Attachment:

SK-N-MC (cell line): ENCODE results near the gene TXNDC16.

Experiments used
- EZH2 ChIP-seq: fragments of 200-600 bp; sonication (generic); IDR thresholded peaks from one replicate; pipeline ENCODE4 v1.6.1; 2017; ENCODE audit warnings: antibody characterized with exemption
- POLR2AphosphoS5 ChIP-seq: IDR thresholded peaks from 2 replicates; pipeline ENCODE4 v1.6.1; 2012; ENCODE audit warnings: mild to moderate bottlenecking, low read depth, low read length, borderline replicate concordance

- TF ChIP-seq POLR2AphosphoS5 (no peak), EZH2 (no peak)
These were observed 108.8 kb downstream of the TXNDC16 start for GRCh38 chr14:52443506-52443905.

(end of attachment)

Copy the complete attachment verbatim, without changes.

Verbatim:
SK-N-MC (cell line): ENCODE results near the gene TXNDC16.

Experiments used
- EZH2 ChIP-seq: fragments of 200-600 bp; sonication (generic); IDR thresholded peaks from one replicate; pipeline ENCODE4 v1.6.1; 2017; ENCODE audit warnings: antibody characterized with exemption
- POLR2AphosphoS5 ChIP-seq: IDR thresholded peaks from 2 replicates; pipeline ENCODE4 v1.6.1; 2012; ENCODE audit warnings: mild to moderate bottlenecking, low read depth, low read length, borderline replicate concordance

- TF ChIP-seq POLR2AphosphoS5 (no peak), EZH2 (no peak)
These were observed 108.8 kb downstream of the TXNDC16 start for GRCh38 chr14:52443506-52443905.